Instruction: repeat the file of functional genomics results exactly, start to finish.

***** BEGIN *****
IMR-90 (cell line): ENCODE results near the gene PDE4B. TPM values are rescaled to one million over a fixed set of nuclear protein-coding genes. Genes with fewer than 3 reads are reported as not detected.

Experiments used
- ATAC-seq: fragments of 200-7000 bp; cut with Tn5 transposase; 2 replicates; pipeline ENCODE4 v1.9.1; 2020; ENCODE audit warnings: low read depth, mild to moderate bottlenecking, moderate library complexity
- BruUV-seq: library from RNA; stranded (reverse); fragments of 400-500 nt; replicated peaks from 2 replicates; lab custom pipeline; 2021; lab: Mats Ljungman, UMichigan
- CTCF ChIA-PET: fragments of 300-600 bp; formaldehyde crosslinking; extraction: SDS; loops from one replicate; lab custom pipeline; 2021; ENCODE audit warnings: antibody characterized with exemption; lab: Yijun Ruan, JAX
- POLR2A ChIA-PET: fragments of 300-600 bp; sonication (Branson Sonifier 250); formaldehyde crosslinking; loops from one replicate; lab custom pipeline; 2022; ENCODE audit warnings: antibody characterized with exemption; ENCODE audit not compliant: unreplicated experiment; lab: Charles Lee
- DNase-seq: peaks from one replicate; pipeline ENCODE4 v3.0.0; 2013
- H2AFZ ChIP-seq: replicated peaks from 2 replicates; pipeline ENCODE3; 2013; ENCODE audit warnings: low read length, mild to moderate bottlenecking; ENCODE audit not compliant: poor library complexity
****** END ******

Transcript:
IMR-90 (cell line): ENCODE results near the gene PDE4B. TPM values are rescaled to one million over a fixed set of nuclear protein-coding genes. Genes with fewer than 3 reads are reported as not detected.

Experiments used
- ATAC-seq: fragments of 200-7000 bp; cut with Tn5 transposase; 2 replicates; pipeline ENCODE4 v1.9.1; 2020; ENCODE audit warnings: low read depth, mild to moderate bottlenecking, moderate library complexity
- BruUV-seq: library from RNA; stranded (reverse); fragments of 400-500 nt; replicated peaks from 2 replicates; lab custom pipeline; 2021; lab: Mats Ljungman, UMichigan
- CTCF ChIA-PET: fragments of 300-600 bp; formaldehyde crosslinking; extraction: SDS; loops from one replicate; lab custom pipeline; 2021; ENCODE audit warnings: antibody characterized with exemption; lab: Yijun Ruan, JAX
- POLR2A ChIA-PET: fragments of 300-600 bp; sonication (Branson Sonifier 250); formaldehyde crosslinking; loops from one replicate; lab custom pipeline; 2022; ENCODE audit warnings: antibody characterized with exemption; ENCODE audit not compliant: unreplicated experiment; lab: Charles Lee
- DNase-seq: peaks from one replicate; pipeline ENCODE4 v3.0.0; 2013
- H2AFZ ChIP-seq: replicated peaks from 2 replicates; pipeline ENCODE3; 2013; ENCODE audit warnings: low read length, mild to moderate bottlenecking; ENCODE audit not compliant: poor library complexity